23. Chosen Matzo Ball Soup

Joan Nathan's matzo ball soup is as minimalist as it gets—full-flavored chicken broth, fluffy matzo balls, and an optional sprinkle of fresh herbs on top.


Potatoes, Noodles & Breads

24. Parsnip Latkes With Apple Chutney & Horseradish Yogurt

While potato latkes often show up on Hanukkah, these parsnip ones are wonderful all fall and winter. You can serve with apple chutney or horseradish yogurt, but they're best with both.

25. Beet Carrot Fritters With Dill & Yogurt Sauce

These vegetable fritters get their bright color from beets. Serve with a yogurt sauce, or even a tahini one.

26. Roasted Potatoes With Za'atar & Aleppo Pepper

Za'atar is a traditional Middle Eastern spice mixture. This one includes thyme, sesame seeds, and sumac. Combine with olive oil for a challah dip. Or use, like here, on roasted potatoes.

27. Kasha Varnishkes

This Jewish comfort food dish features pasta tossed with nutty buckwheat, caramelized onions, and mushrooms. Don't skimp on the parsley.

28. Noodle Kugel With Caramelized Onions & Brown Butter

While some noodle kugels are dessert-sweet with sugar and raisins, this one takes a savory path instead: caramelized onions, brown butter, and sage.

29. Five-Fold Challah

If you find making challah from scratch intimidating, this is the recipe that will hold your hand and tell you everything is going to be okay.

31. Scallion Pancake Challah

Molly Yeh introduces challah to scallion pancakes, and the holidays become even happier.

32. Savory Potato & Onion Knishes

These savory knishes (with potatoes and onions!) boast a topping inspired by an everything bagel. Think: sesame seeds, poppy seeds, and onion flakes. Yes.


Desserts!

33. Heavenly Apple Cake

This apple cake stays moist and tender for days, so feel free to bake it in advance, wrap it well, and check one more thing off your list in advance. Serve with a dollop of whipped cream, Greek yogurt, or crème fraîche.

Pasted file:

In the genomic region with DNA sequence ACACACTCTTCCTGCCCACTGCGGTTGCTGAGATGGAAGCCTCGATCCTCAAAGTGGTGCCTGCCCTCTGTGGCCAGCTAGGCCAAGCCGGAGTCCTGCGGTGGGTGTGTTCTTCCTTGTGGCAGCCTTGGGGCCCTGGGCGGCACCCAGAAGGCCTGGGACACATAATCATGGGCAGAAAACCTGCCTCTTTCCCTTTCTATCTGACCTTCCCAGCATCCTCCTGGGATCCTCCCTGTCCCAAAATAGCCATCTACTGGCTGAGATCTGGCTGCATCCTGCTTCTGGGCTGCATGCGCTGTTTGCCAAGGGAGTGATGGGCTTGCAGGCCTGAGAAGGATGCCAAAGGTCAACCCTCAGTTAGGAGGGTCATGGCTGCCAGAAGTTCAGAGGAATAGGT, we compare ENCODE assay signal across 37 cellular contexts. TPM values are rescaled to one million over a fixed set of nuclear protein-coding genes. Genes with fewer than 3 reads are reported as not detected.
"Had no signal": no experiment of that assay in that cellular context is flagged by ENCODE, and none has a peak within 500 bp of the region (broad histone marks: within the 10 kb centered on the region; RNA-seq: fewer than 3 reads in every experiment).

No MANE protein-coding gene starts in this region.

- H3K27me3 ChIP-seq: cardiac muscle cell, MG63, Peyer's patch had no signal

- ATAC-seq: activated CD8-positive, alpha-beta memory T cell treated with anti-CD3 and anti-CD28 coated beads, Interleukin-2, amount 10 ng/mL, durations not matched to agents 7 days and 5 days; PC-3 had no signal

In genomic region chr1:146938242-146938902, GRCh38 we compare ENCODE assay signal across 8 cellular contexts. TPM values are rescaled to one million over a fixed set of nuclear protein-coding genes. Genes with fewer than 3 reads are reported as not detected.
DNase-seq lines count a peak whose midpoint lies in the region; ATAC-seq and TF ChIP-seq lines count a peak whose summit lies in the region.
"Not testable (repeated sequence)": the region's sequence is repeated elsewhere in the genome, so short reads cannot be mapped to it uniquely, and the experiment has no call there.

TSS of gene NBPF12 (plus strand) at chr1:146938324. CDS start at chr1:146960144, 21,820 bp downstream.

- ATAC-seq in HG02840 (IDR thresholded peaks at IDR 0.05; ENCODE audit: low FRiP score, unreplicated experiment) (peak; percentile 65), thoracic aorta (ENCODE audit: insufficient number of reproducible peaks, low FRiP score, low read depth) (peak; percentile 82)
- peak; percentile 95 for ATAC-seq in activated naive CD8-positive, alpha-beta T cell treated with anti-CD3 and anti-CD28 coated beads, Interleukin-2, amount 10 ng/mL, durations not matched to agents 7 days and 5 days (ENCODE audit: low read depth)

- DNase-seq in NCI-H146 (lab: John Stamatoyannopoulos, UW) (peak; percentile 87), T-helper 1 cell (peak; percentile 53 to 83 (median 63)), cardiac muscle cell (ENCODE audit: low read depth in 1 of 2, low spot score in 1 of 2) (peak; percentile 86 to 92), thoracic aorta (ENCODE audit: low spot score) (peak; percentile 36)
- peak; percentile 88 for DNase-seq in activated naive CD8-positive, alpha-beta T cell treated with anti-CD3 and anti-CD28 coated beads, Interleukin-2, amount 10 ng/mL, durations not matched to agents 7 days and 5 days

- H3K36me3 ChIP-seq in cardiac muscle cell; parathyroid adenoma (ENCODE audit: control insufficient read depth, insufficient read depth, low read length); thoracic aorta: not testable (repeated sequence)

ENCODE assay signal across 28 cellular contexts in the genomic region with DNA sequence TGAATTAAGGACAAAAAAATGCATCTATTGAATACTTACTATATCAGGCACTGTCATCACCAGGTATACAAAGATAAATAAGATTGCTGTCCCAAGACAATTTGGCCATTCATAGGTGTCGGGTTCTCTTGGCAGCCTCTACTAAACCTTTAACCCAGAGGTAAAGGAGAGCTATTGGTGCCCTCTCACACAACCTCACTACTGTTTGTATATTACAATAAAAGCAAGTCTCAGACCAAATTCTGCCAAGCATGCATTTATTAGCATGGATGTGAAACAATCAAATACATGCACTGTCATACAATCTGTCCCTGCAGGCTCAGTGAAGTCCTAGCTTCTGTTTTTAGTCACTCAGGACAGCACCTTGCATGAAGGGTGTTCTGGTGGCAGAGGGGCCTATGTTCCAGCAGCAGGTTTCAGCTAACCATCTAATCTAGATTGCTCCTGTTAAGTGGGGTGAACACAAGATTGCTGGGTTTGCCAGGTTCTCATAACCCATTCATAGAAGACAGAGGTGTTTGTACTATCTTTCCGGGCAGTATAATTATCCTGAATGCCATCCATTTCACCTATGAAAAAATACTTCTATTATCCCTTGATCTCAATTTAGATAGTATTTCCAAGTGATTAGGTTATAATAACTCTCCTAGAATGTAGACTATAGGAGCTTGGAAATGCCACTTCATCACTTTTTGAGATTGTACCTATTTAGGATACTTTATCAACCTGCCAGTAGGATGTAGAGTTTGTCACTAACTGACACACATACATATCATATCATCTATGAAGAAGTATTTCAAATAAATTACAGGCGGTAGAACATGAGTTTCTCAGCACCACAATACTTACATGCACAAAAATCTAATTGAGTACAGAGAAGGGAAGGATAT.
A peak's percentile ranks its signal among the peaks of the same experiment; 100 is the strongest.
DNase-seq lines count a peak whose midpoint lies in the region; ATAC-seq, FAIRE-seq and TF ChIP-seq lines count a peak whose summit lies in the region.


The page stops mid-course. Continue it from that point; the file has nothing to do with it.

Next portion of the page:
34. Lemon, Poppy Seed & Olive Oil Cake

Olive oil cake gets the lemon-poppy seed treatment. Use a dramatic Bundt pan that will make everyone ooh and aah when you carry it out.

35. Pomegranate Passion Cake

A sticky almond cake becomes even more addictive, thanks to pomegranate molasses, with a yogurty frosting and fresh pomegranate seeds on top.

36. Babka Au Chocolat Brioche

For a never-dry chocolate babka, do as Alice Medrich does, and start with a brioche dough.

37. Apple Dumplings

Honeycrisp apples get swaddled in flaky, buttery pie dough, baked until tender, then doused in cider caramel.

38. Chocolate Chip Sour Cream Coffee Cake With Apples

Looks like a chocolate chip–sour cream coffee cake. Is actually extra moist and wonderful thanks to apples.

39. Fennel Honey Cake

This fennel seed–speckled layer cake gets doused in a honey syrup, then slathered in cream cheese frosting.

40. New Classic Coconut Macaroons

Sweetened, shredded coconut—move over for unsweetened coconut flakes. As Alice Medrich figured out, these make for an even better macaroon.

41. Prune & Chocolate Rugelach

Pinwheel rugelach are as pretty as they are, "Hey, can I have another?" These include prune jam and fudge sauce (yes, fudge sauce!).

42. Cinnamon-Raisin Rugelach

Just like cinnamon-raisin bread, but—dare we say it?—even better.

This article originally published for Rosh Hashanah 2016. We refreshed it with lots of new recipes for the upcoming year. What's on your Rosh Hashanah table? Share the menu with us in the comments.
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  • Ruth Arcone
    Ruth Arcone
  • Nancy
    Nancy
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Writing and cooking in Brooklyn.

2 Comments

Ruth A. July 16, 2019
It's too early to think about what I'm making for Rosh Hashanah, which starts on September 29. Also too hot.

But I'm hoping to make Samin Nosrat's Russian Honey Cake from the New York Times that I didn't get around to last year.

Or at least the slightly less involved recipe for something similar that I recently saw on Smitten Kitchen.
 
Nancy September 28, 2016
Lovely concept (the round things) and article.
Here are 3 dishes in my rotation for these meals:
Rosh Hashanah SEDER (as in this thread):
https://food52.com/blog/8002-the-rosh-hashanah-seder-plate
Pierre Herme Pain d'epices (FRENCH HONEY CAKE that is very edible), using Dorie Greenspan's reprint of his recipe
Gateau de patates douces (SWEET POTATO CAKE with a lovely chocolate topping)...delicious, old, traditional Algerian recipe, now also useful for guests who need or want to eat gluten free.